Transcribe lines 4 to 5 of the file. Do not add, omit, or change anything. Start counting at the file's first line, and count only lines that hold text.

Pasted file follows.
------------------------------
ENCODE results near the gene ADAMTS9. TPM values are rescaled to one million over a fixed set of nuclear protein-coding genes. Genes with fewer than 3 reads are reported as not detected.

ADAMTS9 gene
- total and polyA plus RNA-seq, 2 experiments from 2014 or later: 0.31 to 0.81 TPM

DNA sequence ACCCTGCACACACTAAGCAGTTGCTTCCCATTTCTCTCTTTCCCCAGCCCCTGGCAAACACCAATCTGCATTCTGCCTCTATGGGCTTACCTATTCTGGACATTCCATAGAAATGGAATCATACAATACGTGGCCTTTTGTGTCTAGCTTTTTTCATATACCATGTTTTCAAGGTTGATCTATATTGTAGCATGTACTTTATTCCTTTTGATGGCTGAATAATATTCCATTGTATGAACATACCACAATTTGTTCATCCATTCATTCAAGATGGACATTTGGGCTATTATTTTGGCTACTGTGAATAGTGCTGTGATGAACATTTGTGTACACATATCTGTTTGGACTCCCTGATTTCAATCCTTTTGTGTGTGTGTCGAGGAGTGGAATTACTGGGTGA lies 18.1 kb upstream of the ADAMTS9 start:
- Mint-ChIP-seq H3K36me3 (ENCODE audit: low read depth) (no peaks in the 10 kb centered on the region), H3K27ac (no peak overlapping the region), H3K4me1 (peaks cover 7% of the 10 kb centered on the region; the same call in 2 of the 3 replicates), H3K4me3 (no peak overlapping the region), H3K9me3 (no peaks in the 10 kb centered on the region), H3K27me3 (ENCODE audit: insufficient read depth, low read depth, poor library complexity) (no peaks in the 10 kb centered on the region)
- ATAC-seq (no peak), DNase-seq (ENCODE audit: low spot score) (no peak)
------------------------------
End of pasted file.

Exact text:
DNA sequence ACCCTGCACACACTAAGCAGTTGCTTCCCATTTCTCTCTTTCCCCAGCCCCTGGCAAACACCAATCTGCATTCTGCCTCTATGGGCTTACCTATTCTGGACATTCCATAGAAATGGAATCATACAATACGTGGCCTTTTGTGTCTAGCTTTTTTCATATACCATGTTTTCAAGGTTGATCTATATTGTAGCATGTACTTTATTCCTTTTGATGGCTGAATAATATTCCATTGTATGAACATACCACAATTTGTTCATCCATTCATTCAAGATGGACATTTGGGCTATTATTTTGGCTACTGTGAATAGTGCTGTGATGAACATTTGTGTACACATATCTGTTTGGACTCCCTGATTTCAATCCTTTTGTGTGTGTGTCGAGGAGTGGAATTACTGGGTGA lies 18.1 kb upstream of the ADAMTS9 start:
- Mint-ChIP-seq H3K36me3 (ENCODE audit: low read depth) (no peaks in the 10 kb centered on the region), H3K27ac (no peak overlapping the region), H3K4me1 (peaks cover 7% of the 10 kb centered on the region; the same call in 2 of the 3 replicates), H3K4me3 (no peak overlapping the region), H3K9me3 (no peaks in the 10 kb centered on the region), H3K27me3 (ENCODE audit: insufficient read depth, low read depth, poor library complexity) (no peaks in the 10 kb centered on the region)